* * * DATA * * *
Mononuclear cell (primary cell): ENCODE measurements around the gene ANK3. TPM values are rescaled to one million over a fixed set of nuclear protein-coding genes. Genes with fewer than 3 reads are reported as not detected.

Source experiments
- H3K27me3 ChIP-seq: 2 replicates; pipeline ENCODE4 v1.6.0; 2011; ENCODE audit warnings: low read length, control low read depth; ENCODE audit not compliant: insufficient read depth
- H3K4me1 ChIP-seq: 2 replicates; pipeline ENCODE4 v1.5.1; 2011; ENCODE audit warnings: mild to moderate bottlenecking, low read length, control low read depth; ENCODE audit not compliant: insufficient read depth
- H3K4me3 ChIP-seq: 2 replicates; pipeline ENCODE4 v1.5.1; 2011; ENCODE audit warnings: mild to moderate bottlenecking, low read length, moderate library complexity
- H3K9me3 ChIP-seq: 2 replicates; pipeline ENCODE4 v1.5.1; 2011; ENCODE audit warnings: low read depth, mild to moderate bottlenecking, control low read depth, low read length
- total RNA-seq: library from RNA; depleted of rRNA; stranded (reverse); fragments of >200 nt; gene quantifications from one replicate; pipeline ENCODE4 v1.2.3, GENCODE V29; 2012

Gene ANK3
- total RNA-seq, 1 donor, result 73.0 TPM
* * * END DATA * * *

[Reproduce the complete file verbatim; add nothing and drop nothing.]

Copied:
Mononuclear cell (primary cell): ENCODE measurements around the gene ANK3. TPM values are rescaled to one million over a fixed set of nuclear protein-coding genes. Genes with fewer than 3 reads are reported as not detected.

Source experiments
- H3K27me3 ChIP-seq: 2 replicates; pipeline ENCODE4 v1.6.0; 2011; ENCODE audit warnings: low read length, control low read depth; ENCODE audit not compliant: insufficient read depth
- H3K4me1 ChIP-seq: 2 replicates; pipeline ENCODE4 v1.5.1; 2011; ENCODE audit warnings: mild to moderate bottlenecking, low read length, control low read depth; ENCODE audit not compliant: insufficient read depth
- H3K4me3 ChIP-seq: 2 replicates; pipeline ENCODE4 v1.5.1; 2011; ENCODE audit warnings: mild to moderate bottlenecking, low read length, moderate library complexity
- H3K9me3 ChIP-seq: 2 replicates; pipeline ENCODE4 v1.5.1; 2011; ENCODE audit warnings: low read depth, mild to moderate bottlenecking, control low read depth, low read length
- total RNA-seq: library from RNA; depleted of rRNA; stranded (reverse); fragments of >200 nt; gene quantifications from one replicate; pipeline ENCODE4 v1.2.3, GENCODE V29; 2012

Gene ANK3
- total RNA-seq, 1 donor, result 73.0 TPM